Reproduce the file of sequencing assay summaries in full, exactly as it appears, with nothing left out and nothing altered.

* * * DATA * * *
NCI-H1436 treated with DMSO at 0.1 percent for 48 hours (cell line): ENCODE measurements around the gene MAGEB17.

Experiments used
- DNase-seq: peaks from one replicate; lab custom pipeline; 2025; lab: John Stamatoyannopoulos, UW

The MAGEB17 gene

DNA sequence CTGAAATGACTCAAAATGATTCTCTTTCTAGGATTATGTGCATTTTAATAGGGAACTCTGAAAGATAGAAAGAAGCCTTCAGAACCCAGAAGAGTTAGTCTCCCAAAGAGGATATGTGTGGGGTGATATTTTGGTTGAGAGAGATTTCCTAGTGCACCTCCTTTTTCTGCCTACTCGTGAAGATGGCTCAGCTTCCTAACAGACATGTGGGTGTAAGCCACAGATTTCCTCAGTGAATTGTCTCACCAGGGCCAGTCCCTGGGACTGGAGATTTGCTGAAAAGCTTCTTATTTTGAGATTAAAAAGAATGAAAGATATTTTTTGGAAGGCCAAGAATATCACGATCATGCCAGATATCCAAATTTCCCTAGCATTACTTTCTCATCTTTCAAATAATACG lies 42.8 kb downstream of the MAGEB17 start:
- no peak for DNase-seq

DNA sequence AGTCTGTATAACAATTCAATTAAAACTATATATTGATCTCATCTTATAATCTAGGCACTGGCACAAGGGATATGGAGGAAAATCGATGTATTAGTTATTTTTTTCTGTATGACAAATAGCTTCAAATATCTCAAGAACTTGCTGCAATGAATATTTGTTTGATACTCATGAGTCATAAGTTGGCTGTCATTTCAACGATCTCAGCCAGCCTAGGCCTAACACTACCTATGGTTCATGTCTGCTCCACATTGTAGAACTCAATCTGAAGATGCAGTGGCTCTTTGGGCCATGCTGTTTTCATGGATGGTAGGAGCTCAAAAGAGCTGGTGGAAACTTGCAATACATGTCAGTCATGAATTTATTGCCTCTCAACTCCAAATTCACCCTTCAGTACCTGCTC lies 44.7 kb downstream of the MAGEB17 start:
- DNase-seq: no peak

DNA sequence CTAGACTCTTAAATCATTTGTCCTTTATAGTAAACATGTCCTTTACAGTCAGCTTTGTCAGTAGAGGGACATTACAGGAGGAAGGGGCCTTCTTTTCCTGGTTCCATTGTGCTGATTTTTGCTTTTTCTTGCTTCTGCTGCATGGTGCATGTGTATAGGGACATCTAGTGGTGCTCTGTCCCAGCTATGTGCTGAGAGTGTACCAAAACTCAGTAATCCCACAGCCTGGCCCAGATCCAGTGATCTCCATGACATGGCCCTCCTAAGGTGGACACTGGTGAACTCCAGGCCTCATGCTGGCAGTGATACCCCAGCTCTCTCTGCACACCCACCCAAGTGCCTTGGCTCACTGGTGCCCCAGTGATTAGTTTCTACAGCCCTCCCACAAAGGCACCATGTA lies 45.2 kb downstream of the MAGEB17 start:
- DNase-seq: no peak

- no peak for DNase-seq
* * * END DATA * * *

NCI-H1436 treated with DMSO at 0.1 percent for 48 hours (cell line): ENCODE measurements around the gene MAGEB17.

Experiments used
- DNase-seq: peaks from one replicate; lab custom pipeline; 2025; lab: John Stamatoyannopoulos, UW

The MAGEB17 gene

DNA sequence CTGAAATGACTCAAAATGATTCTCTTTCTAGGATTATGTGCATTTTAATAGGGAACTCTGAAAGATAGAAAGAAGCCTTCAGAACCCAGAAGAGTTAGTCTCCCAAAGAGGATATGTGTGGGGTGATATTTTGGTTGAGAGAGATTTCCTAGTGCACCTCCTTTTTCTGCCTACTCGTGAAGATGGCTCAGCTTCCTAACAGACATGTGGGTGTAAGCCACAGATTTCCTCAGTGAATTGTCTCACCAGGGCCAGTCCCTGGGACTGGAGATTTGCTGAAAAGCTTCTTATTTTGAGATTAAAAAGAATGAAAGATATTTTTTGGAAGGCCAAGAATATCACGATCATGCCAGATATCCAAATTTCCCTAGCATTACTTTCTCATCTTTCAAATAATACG lies 42.8 kb downstream of the MAGEB17 start:
- no peak for DNase-seq

DNA sequence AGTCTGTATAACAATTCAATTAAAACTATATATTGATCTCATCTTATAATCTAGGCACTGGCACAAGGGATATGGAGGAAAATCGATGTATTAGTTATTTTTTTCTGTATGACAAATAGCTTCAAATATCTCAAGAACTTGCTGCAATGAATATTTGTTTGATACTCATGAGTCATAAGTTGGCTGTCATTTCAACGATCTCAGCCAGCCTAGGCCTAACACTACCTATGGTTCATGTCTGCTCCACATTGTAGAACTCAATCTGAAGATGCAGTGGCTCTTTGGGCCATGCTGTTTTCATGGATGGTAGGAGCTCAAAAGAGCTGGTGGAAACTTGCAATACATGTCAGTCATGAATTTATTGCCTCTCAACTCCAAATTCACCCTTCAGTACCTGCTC lies 44.7 kb downstream of the MAGEB17 start:
- DNase-seq: no peak

DNA sequence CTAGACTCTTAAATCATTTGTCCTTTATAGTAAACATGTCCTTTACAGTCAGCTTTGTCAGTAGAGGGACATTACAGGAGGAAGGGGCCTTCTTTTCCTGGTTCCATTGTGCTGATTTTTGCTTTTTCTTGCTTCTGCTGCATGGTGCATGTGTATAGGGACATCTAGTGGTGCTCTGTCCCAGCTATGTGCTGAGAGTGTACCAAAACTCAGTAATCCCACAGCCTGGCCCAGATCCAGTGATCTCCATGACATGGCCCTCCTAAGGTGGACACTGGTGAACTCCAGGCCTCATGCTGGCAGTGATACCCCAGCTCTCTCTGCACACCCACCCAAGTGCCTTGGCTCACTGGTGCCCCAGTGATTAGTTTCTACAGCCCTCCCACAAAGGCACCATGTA lies 45.2 kb downstream of the MAGEB17 start:
- DNase-seq: no peak

- no peak for DNase-seq